By Myra Chanin
The final Friday night of November marked the peak of 2019’s entertainment year for me! It’s when Ricky Ritzel’s Broadway and his More than Ready for Primetime Players vanish like Brigadoon, fortunately only for 63 days, not a century. His delightful monthly musical extravaganza may sound formulaic, but is a shockingly unique mishmash concocted by Ricky and his inspired director, Jay Rogers. A few were newcomers to the series, most were regulars and always better than ever.
The Maestro looked particularly splendid in a handsome dark gray suit and a maroon dress shirt. The musicals Ricky selected for this year’s end dissection were Irene, Pipe Dreams and Mary Poppins and he had plenty to report on every one.
In 1919, Irene established a new long-running Broadway performance record, gave birth to 17 touring companies, one silent film, one talkie before returning to Broadway in 1940 and 1971. 1919’s Irene was an ambitious, hard-working immigrant, who co-owned a music shop and was hired to tune a Long Island tycoon’s Steinway and found, surprise, surprise, that opposites attract. The tycoon’s ne’er-do-well cousin needed the tycoon to finance business for Madame Lucy, a flamboyant male artiste passing as a famous French couturier. The tycoon did, Irene modeled Madam Lucy’s dresses and the venture was a great success until Irene and the tycoon had a falling out. In Act II, we learn O’Dare mere is brokenhearted over the loss of the love her life, Liam O’Dougherty. Wait a minute! Did she meet Liam before, during, while or after she became a widow. Google won’t answer but Wikipedia does. Madame Lucy is actually Liam O’Dougherty. Irene and her tycoon reconcile. Kissing, joy and singing abound!
The 1971 production had lots of tsouris. The producer, hoping to hit the nostalgia jackpot, hired Debbie Reynolds, to make her Broadway debut. He also (gasp!) hired John Gielgud, a Royal Shakespearean known for his silver-voice and his impressive Hamlet and King Lear to direct . Debbie became voiceless in Toronto and instead of issuing refunds, audiences watched Debbie mime her lines while Gielgud declaimed them from the wings. Audiences were outraged. A new director, Gower Champion, and a script doctor, Joe Stein, were hired in Philadelphia. Broadway was put on hold and instead Irene went to DC where President Nixon called the show a hit. NY critics had higher standards. Only Clive Barnes declared that 1971’s Irene was “the best 1919 musical in town.”
Ricky’s Broadway series always contain a single manifestation of cabaret icon Sidney Myer, who’s run Ricky’s gamut from Dolly Levi to Captain Hook to Norma Desmond to Nicky Arnstein and even Tevye’s daughter Tzeitel. But this night was different from all other nights because Sidney performed as three different unique characters in black slacks, a maroon dress shirt and matching tie, and a Prince Valiant wig. First As Madame Lucy he energetically proclaimed, “The World Must Be Bigger Than an Avenue!” actually Ninth, only a stone’s throw away. Later, Sidney reappeared wig topped by a manly brown fedora and pranced around as the fake famous French couturier in “They go Wild, Simply Wild, over me!”- and we did. Finally, as Irene, with Ricky as Mom, they sang “Mother, Angel, Darling.” In between Sally Darling and her debutante, Aaron Morishita, warbled about their Family Tree, Tara Martinez wistfully recalled her sweet little “Alice Blue Gown.” Aaron Morishita revealed “I’m Always Chasing Rainbows” and Marcia Roney led a sing-along of “You Made Me Love You,” and everyone knew the lyrics!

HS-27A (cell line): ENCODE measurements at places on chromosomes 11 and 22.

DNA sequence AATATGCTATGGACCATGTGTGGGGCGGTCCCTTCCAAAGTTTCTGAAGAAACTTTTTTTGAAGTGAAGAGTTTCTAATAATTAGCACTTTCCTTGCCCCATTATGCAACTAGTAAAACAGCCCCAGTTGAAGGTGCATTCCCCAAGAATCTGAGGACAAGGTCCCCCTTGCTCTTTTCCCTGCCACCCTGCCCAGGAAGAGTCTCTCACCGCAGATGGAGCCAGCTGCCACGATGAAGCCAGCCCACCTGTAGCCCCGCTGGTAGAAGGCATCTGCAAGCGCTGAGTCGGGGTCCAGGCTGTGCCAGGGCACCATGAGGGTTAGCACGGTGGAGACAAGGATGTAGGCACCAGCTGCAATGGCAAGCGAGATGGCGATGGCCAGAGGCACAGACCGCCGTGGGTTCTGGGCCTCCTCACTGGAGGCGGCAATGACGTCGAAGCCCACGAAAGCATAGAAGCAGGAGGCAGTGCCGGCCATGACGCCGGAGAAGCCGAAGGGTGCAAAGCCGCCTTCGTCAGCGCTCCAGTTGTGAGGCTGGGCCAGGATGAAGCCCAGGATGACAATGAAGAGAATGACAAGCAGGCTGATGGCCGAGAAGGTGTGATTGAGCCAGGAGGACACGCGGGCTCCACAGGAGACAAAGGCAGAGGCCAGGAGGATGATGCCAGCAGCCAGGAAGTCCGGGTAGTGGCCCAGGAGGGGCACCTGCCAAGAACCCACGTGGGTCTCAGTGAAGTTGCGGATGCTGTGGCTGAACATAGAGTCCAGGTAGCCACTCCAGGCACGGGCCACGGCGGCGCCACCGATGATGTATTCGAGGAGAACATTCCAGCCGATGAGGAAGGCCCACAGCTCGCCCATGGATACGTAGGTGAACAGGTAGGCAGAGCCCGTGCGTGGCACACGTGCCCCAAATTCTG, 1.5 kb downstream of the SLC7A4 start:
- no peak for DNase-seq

Pipe Dream was Rodgers and Hammerstein’s 7th musical. After six hits, they thought they’d never go wrong and they were wrong. Never heard of it? Neither did most Broadway aficionados. Based on John Steinbeck’s short novel Sweet Thursday, a sequel to Cannery Row, it’s the tale of a romance between Doc, a marine biologist, and Suzy, a prostitute. The madam was Wagnerian soprano Helen Traubel. Try saying no to her! Everybody wanted Henry Fonda to play Doc, but after six months of lessons Fonda said he “still couldn’t sing for shit.” They cast Judy Tylor, the former Howdy-Doody show Princess Summerfall Winterspring as the hooker. As rehearsals proceeded, the show was emasculated. It opened with the largest advance ticket sale in Broadway history ($1,200,000) but few subsequent sales thanks to comments by critics, like “The emptiest musical two geniuses ever wrote.” “The lyrics of “Thinkin’ ” needed to be rethunk.” Tommy J. Dose, all gussied up in a dark grey suit and vest, clean shaven and fresh from his barber, looked and sounded irresistible. His song “All Kinds of People,” was an anthem to starfish set to a leftover tune from Bali Hai. Tara Martinez knocked “Everybody’s Got a Home But Me,” out of the park in a tune that implied her home was in Oklahoma. Andrea Axelrod filled “Sweet Thursday” with as much feeling as it was able to retain.
Everybody knows the story of Mary Poppins, but the story of the conflict between Walt Disney and P. L. Travers, the author, was just revealed to the world in Saving Mr. Banks, a film loosely based on their deeply antagonistic collaboration between two very strong-willed artists. Disney-Shmisney, the Disney music is terrific and P.L. succeeded in keeping it out of the Broadway show until she died. Then, sigh, she died. And it flew in. Jeffrey Parizotto not only sang like an inspired chimney sweep he had a right lithe body for squirming around soot. Deborah Zecher was a perfect Mary Poppins, smart, good and upright, Elaine Breyer formidably did “Feed the Birds,” but Alison Nusbaum stole the show as the pre-Poppins typically mean Nanny, full of “Brimstone and Treacle,” which sounds much less tasty than cheesecake.
Ricky will be back on January 31, 2020 at Don’t Tell Mama at 7 PM. One of the three shows he said he’d be including is God Only Knows. It’s one of my favorites. See you then.
Photos: Maryann Lopinto